A retinal detachment is where the retinal lining detaches from the back wall of the eye. This is due to a tear or a break in the lining, allowing fluid from the vitreous jelly to leak under the retinal lining, causing the retina to lift off. The retinal tear may occur due to trauma, or more commonly, due to vitreous traction from the vitreous jelly causing a rip in the retinal lining.

Approximately one in ten thousand people will suffer from a retinal detachment. Prior eye surgery or trauma may increase the risk. In some cases, there may be a family history of retinal detachment. High myopia (short-sightedness) also increases the risk of retinal detachment. Some patients may be born with an inherited weakness in the retina causing lattice degeneration that may also pre-dispose them to a retinal detachment.

Retinal detachment is an eye emergency. Symptoms may include a shadow or curtain coming down in vision, flashes of light, seeing “cobwebs” or “black floaters or dots” in vision.


What are the symptoms of a retinal detachment?

Symptoms of a retinal tear or detachment include a sudden onset of flashes and floaters, followed by loss of vision, with the impression that there is a curtain moving up and down or sideways. They may note that vision on one side of their field has decreased. The patient may also notice that their vision is blurred. The retinal detachment may be associated with some haemorrhage into the vitreous jelly so some patients, in addition to the blurred vision, may notice a reddish or pinkish tinge to their vision.

Treatment of a retinal detachment

Treatment of a retinal detachment involves an operation. There are two methods that can be used to treat a retinal detachment.

1. Vitrectomy surgery

Vitrectomy surgery involves the removal of the vitreous jelly which can harbour factors that contribute to scarring and traction on the retina and subsequent detachment. Vitrectomy surgery uses advanced microscopic wide field viewing systems with microsurgical instruments inside the eye, enabling laser treatment to seal the retinal tear or break after the vitreous traction has been removed and the retina flattened with air, or heavy liquid. Diluted gas (C3F8 or SF6) is injected inside the eye to tamponade the retinal break. This is usually absorbed over a period of six to eight weeks where C3F8 is used. Alternatively depending on the configuration of the detachment and the need to travel by air, silicone oil, heavy silicone oil, or heavy liquid can be used as a tamponade agent though they will need to be removed at a later stage.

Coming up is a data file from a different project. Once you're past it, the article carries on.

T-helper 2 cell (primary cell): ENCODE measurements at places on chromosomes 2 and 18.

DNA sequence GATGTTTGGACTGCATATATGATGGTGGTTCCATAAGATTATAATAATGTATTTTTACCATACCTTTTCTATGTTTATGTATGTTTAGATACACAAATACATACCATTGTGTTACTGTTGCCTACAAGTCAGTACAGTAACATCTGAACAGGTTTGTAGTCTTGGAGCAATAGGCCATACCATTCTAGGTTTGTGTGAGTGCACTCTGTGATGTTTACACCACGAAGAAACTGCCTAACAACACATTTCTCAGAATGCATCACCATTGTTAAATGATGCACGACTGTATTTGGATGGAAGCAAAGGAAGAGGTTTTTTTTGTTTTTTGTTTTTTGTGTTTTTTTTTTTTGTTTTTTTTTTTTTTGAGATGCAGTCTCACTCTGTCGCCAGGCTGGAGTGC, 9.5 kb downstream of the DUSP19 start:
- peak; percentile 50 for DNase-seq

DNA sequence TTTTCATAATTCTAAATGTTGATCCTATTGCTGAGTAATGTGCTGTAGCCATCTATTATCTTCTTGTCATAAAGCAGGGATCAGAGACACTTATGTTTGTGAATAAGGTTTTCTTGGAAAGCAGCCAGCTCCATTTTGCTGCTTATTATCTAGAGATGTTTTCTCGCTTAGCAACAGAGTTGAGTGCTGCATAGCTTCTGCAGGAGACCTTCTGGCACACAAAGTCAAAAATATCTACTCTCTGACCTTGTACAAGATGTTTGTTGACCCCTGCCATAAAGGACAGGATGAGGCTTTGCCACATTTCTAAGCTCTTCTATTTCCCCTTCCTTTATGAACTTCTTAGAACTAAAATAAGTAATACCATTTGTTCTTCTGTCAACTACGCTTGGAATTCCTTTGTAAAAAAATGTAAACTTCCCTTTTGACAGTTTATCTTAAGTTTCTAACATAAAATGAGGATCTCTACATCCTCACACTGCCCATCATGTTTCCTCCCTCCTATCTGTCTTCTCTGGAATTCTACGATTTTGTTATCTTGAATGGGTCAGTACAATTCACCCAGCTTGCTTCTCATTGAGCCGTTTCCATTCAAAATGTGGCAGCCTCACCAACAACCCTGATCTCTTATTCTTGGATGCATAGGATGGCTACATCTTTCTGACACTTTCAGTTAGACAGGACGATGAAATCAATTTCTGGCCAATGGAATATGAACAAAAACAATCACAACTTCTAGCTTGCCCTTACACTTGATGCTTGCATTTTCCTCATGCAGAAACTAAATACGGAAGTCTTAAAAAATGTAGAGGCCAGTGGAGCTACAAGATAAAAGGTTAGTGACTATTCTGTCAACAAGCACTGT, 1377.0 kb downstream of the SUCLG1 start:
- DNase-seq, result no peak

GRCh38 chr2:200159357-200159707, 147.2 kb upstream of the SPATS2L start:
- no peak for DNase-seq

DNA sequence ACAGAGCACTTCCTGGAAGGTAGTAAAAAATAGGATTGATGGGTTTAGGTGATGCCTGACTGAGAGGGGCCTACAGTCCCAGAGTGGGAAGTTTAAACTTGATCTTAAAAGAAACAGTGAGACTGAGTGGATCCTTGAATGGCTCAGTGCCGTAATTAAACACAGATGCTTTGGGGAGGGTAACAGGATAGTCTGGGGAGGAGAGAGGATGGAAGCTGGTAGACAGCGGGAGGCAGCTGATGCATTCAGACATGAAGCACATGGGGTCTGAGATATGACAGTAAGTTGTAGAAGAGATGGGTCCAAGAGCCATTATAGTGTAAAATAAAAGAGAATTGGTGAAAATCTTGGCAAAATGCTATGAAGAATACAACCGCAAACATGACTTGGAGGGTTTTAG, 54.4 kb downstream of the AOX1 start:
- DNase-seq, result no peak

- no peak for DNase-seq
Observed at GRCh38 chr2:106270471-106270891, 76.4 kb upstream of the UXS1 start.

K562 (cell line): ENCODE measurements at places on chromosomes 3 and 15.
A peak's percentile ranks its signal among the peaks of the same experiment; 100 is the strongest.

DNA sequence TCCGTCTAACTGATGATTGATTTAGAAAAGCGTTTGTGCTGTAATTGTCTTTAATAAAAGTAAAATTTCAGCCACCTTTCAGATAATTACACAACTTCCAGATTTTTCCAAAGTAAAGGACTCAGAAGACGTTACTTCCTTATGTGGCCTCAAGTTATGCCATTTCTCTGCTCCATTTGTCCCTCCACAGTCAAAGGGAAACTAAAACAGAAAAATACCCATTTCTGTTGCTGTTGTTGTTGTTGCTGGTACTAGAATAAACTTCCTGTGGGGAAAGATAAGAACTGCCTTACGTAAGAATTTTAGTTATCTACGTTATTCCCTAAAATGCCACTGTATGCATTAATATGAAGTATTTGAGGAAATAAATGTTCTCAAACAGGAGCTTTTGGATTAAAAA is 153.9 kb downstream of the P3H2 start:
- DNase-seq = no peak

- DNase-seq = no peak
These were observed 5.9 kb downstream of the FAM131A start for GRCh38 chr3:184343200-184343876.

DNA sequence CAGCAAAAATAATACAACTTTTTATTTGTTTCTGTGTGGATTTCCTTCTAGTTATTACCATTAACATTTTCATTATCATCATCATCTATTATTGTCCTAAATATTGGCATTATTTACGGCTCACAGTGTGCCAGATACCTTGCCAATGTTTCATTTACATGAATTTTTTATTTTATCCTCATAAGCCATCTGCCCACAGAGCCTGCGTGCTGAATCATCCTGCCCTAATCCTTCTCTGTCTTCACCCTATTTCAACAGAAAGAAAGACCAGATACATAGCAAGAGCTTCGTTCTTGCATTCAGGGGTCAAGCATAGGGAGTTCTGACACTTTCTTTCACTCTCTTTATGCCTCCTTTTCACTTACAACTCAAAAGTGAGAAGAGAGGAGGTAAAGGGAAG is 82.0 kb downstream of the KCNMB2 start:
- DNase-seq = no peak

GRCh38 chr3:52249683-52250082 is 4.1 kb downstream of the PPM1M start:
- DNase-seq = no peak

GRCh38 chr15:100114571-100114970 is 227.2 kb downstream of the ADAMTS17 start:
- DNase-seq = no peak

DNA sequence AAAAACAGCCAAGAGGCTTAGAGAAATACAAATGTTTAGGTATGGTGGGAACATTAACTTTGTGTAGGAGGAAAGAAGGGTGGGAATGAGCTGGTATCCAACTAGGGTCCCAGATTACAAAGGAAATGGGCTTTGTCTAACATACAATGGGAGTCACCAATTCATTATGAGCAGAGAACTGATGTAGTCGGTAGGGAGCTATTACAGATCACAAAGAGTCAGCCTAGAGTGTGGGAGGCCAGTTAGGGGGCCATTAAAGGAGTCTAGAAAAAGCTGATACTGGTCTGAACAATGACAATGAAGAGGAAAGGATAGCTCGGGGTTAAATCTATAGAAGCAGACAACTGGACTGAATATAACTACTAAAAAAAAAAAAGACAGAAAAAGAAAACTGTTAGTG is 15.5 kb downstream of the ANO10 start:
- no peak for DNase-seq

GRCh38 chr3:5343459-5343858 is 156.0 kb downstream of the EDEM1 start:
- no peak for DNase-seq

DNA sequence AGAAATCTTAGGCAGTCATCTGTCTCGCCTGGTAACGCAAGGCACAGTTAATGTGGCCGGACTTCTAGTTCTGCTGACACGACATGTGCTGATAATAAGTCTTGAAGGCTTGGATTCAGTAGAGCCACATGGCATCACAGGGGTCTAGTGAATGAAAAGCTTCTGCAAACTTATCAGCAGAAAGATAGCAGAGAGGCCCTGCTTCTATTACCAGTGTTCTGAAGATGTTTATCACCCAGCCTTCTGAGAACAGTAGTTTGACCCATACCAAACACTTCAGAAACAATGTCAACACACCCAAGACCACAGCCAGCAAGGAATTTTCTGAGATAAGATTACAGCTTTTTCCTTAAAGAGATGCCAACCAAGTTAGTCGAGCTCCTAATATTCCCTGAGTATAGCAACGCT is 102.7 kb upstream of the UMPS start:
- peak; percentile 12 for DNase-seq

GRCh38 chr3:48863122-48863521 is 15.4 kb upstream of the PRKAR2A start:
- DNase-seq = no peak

2. Scleral buckling

Scleral buckling surgery is rarely used and reserved for smaller retinal detachments, dialysis type of detachments or augmentation of the vitrectomy surgery.

A scleral buckling operation uses a reinforcing silicone band which is placed on the outer wall of the eye to close the retinal tear. This is used in conjunction with cryotherapy which seals the retinal tear or break. Air or gas may be injected into the eye which also helps to close the tear or break. The scleral buckle remains in place permanently and becomes part of the eye wall. In very rare circumstances, it may need to be removed at a future time.

The length of time for surgery varies from approximately 45minutes for a vitrectomy or scleral buckling operation to one and a half hours for a complicated case involving vitrectomy surgery and scleral buckling.



In most cases, vitrectomy surgery and scleral buckling can be performed under local anaesthetic with sedation. If required, general anaesthesia can be provided.


Success rate

The success rate for retinal detachment surgery is approximately 90%. Approximately 10% of cases may require further surgery if the retina is not attached after the first procedure. In some cases, the retina may be attached initially, but the retina may scar after about 6 to 10 weeks and re-detach requiring revision vitrectomy surgery. Once your retina remains attached for 3 months following the surgery, the incidence of further retinal detachment is much less.

Cataract surgery may be required in combination with the vitrectomy repair, or a later time once the retina is repaired.

Following a retinal detachment procedure, normal vision may not be fully regained. This is due to damage to the photoreceptor cells at the macula. The vision following retinal detachment surgery may continue to improve for up to a year following the surgery. The improvement in vision will depend on the amount of retinal detachment, if the macula was involved and the duration of a retinal detachment prior to the surgery.